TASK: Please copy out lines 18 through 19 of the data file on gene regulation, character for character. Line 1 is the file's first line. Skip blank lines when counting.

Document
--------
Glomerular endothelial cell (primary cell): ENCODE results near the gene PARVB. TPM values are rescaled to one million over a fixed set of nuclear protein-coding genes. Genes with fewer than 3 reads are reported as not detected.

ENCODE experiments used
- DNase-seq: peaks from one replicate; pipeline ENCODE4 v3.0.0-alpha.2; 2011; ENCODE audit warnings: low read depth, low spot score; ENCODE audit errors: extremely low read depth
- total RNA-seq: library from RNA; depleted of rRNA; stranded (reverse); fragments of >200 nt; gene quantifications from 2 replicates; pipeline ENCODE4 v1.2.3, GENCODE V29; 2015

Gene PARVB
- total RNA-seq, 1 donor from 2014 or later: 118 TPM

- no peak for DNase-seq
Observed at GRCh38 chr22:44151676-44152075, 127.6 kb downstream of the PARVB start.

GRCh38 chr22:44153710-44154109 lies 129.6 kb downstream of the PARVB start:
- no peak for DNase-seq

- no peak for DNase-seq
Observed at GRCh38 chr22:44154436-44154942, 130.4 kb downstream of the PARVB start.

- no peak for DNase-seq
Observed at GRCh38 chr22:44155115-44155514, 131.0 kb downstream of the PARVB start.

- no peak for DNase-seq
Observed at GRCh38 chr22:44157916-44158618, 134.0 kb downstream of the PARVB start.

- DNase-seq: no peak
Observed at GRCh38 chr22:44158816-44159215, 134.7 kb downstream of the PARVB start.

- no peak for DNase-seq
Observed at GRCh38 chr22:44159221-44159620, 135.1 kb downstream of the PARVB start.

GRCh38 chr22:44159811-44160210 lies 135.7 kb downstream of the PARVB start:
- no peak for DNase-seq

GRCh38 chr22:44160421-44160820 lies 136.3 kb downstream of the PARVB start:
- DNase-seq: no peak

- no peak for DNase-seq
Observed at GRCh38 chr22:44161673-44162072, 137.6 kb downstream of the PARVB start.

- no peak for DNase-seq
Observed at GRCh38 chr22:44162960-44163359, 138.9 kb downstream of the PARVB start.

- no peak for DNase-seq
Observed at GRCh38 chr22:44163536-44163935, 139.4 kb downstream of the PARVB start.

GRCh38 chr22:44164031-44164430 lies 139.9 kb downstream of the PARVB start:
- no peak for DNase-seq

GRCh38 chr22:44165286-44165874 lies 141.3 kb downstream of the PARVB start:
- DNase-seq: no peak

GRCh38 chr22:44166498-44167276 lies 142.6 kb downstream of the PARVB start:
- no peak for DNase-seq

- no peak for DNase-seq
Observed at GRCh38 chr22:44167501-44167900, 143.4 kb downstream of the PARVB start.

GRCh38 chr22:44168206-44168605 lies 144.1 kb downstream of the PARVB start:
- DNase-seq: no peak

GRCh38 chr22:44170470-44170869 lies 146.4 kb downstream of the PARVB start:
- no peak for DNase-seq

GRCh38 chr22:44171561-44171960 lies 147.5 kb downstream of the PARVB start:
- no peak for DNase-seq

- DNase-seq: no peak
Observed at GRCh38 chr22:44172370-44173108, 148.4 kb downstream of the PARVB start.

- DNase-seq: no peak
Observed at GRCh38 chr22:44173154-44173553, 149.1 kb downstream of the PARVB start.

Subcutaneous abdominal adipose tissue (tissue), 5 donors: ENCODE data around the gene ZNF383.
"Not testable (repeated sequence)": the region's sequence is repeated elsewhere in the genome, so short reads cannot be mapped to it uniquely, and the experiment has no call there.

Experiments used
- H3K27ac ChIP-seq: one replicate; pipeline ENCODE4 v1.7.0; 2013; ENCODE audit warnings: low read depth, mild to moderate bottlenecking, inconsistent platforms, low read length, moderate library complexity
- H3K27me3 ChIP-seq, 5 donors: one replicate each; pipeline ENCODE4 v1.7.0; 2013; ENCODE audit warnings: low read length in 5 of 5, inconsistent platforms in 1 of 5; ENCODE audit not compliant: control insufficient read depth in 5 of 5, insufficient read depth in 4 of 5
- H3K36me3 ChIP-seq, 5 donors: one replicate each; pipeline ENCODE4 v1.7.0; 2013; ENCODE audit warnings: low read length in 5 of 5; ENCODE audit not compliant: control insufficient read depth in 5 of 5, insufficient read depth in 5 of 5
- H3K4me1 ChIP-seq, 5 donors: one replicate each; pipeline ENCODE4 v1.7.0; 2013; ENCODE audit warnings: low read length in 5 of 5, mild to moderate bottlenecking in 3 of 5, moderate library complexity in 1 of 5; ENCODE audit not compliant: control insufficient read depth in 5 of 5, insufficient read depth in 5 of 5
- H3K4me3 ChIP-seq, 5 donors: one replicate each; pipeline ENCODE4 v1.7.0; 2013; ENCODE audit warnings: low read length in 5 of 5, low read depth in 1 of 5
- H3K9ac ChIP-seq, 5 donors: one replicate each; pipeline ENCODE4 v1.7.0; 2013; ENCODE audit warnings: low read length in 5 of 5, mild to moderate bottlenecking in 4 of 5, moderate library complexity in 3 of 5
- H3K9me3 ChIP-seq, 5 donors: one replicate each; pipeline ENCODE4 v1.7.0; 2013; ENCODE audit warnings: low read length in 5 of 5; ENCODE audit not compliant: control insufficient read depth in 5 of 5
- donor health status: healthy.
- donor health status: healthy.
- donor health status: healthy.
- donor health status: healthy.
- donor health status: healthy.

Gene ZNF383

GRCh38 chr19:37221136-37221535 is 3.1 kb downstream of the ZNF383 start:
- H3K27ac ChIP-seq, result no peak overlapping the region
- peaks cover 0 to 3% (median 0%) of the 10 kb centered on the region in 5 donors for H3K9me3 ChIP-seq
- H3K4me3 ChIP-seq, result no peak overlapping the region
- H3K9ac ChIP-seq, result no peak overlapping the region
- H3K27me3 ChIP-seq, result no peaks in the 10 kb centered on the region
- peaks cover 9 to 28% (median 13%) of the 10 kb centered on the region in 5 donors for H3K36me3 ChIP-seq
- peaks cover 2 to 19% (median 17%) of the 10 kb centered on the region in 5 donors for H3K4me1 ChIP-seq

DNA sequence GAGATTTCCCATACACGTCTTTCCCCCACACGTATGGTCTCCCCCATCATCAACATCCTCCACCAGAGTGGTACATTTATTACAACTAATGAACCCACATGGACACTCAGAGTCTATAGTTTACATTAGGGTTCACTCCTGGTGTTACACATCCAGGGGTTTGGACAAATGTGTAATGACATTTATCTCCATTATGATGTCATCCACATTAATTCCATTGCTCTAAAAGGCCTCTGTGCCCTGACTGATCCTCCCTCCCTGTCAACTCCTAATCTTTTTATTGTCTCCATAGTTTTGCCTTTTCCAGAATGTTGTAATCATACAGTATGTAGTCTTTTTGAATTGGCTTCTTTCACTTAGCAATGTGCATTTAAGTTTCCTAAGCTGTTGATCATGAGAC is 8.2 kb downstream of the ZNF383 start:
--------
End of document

Observed at GRCh38 chr22:44158816-44159215, 134.7 kb downstream of the PARVB start.

- no peak for DNase-seq